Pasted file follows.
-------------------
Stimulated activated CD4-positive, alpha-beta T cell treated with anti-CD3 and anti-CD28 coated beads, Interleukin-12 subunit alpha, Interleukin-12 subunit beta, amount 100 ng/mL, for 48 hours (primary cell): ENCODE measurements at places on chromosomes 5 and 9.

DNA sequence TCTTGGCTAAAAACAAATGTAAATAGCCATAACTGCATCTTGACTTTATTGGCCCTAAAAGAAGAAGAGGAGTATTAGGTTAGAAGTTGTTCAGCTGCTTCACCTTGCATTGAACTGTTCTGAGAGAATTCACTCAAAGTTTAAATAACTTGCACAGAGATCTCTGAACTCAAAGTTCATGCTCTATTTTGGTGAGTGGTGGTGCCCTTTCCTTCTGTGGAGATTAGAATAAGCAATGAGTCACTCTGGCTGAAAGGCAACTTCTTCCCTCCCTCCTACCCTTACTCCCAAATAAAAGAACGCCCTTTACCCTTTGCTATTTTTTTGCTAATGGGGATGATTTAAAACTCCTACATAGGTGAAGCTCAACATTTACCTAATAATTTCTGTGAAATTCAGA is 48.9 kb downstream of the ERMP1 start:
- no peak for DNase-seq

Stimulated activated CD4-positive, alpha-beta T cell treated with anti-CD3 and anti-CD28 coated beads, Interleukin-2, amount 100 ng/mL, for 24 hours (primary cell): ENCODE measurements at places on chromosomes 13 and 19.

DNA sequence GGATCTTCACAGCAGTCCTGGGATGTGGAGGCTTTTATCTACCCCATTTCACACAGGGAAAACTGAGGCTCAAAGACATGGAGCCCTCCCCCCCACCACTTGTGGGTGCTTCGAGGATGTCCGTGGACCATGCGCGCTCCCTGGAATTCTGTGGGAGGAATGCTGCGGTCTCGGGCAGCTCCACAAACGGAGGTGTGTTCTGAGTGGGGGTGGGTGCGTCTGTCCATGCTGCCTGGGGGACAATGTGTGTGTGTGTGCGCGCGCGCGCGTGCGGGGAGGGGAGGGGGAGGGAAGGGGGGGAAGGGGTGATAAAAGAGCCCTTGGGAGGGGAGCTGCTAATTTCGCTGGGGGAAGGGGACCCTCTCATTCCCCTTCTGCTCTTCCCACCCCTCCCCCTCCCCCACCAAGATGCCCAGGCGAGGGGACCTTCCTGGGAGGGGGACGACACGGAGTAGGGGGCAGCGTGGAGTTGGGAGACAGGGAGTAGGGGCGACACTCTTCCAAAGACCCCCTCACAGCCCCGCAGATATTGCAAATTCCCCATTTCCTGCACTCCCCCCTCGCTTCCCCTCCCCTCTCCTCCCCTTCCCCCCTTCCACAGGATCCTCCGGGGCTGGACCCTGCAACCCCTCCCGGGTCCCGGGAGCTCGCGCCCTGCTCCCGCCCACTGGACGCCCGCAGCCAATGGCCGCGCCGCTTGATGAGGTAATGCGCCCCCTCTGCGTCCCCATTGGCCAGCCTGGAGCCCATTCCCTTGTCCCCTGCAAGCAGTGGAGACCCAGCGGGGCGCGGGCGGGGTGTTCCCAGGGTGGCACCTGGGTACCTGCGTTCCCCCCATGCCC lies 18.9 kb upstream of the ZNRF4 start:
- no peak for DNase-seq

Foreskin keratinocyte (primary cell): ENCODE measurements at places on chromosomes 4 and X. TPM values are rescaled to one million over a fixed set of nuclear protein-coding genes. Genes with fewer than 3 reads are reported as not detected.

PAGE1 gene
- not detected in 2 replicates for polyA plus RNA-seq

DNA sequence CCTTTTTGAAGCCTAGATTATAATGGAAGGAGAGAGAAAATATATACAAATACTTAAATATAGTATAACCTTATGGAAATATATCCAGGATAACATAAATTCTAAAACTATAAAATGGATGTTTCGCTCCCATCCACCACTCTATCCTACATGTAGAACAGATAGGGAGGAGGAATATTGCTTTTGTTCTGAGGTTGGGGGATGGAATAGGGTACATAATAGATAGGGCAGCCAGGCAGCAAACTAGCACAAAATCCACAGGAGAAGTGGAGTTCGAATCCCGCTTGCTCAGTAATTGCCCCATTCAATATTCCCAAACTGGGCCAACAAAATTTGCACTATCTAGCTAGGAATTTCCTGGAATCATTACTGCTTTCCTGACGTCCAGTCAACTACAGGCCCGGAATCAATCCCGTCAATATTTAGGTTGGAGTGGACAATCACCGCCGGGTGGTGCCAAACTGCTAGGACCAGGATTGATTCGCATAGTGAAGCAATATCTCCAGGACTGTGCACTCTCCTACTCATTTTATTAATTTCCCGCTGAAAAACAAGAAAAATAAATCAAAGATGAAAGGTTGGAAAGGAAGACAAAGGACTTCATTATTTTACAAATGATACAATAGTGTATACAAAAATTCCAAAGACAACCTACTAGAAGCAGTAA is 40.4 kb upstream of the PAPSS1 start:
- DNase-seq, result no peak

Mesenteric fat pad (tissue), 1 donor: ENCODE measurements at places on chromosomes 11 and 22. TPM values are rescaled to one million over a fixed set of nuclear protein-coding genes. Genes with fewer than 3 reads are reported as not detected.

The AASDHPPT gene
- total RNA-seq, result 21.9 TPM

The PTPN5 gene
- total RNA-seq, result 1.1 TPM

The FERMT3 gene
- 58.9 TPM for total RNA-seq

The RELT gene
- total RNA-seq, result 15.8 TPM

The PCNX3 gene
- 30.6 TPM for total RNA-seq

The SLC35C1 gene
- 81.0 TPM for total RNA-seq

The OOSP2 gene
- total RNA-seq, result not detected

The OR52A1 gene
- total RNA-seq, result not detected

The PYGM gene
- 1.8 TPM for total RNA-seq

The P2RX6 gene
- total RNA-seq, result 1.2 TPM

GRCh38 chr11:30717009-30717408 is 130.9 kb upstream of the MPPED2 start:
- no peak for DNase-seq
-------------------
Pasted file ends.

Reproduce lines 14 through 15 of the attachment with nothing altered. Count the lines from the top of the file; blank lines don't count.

- total RNA-seq, result 21.9 TPM

The PTPN5 gene